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  School of Mathematical Sciences, Queen Mary, University of London
School of Mathematical Sciences, Queen Mary, University of London

The aim of this project is to analyse real-world infrastructure systems with a view to aiding day-to- day and emergency planning of critical —primarily energy— European infrastructures. Our strategy will be to apply the mathematical findings that constitute the body of, so-called, complexity theory to real-world networks. In order to do so we shall map specific networks (both physical and service) that make up the main elements of functional interconnected networks. The project partners will engage directly with infrastructure owners and governmental decision making bodies; thus enabling access to knowledge sets that will form the basis of the project case studies.
In view of these goals, the project will assemble, develop and apply complementary mathematical methods to analyse large, man-made multi-element infrastructure systems that exhibit, so-called, complex behaviour.

The linking themes between these widely differing systems will be the common needs for both qualitative and quantitative prescriptions required to gain insight into the processes that generate complex behaviour. This will assist in the development of civil emergency preparedness strategies as well as in the general long-term planning of energy infrastructure programmes. In order to address such interdisciplinary topics, researchers working in a wide variety of fields will bring insights to problems that, in complex systems terms, have a common qualitative nature; thus enabling a macroscopic overview of the complex behaviour of key infrastructures.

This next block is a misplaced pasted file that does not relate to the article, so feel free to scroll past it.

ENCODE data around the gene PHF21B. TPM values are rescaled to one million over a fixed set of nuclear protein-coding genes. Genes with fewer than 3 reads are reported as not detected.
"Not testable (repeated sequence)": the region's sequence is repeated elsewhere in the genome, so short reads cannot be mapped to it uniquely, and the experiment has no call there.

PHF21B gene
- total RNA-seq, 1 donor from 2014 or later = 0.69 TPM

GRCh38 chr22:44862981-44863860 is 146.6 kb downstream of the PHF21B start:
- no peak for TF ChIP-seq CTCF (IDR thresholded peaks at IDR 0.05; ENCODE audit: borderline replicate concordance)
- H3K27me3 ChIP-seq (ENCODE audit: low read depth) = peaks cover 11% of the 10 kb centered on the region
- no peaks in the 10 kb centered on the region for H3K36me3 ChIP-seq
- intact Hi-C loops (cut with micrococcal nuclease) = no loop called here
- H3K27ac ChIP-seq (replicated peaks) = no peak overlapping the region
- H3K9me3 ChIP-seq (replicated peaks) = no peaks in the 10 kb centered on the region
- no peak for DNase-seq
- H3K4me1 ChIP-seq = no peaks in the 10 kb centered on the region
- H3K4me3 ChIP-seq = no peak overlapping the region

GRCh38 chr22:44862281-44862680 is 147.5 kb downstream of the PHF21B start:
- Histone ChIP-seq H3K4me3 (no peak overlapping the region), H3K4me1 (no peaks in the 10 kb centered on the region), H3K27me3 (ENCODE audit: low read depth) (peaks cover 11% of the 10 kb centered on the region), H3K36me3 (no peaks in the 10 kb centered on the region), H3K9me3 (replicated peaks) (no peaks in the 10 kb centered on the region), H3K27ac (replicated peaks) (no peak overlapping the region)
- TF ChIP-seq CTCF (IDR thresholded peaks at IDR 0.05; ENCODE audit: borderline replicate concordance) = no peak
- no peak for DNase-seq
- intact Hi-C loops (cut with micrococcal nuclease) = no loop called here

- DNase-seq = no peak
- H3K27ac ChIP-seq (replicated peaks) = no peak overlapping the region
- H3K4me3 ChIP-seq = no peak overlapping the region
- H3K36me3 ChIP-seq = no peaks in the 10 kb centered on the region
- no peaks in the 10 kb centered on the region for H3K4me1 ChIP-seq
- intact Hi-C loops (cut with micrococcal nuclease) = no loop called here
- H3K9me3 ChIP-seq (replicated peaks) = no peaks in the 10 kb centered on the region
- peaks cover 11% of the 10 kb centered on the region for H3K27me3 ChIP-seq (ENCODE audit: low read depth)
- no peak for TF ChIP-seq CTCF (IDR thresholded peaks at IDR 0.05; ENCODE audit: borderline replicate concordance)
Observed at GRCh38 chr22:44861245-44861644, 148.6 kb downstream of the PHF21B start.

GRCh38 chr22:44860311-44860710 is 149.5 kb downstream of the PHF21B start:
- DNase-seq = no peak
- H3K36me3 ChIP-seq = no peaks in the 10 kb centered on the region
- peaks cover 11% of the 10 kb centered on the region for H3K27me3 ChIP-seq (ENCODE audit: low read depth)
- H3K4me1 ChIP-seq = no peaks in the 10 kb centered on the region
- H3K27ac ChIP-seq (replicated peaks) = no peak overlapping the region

The themes running across the individual subject areas will be vulnerability, volatility and emergent phenomena. In addition to tackling specific real-world problems, the project will provide a generalised view of how specific classes of topology, coupling laws, and interdependencies affect their vulnerabilities (or conversely robustness) to unexpected natural, economic or man-made perturbations.

To gain insight into the key qualitative dynamical features exhibited by such networks, the consortium will identify which types of non-linear phenomena are responsible for generic network behaviour such as:

  • instabilities and collapse: both structural (catastrophic failure of network components), functional (electricity grid blackouts, supply chain),
  • volatility and memory (spot electricity pricing),
  • feedback (influence on congestion in networks)
  • inter-network coupling (e.g. vulnerability of interconnected networks to unexpected failures)

Although the project will make ample use of standard mathematical concepts of complex systems theory, new methods based on the spectral representation of the weighted connectivity matrices will be introduced and tested on real-world networks to measure the vulnerability of agglomerate networks systems to widespread propagation of failures. We shall also study the role of feedback and scaling as drivers for emergent phenomena, and correlate volatility (or conversely persistence) from differing parametric time series in coupled systems


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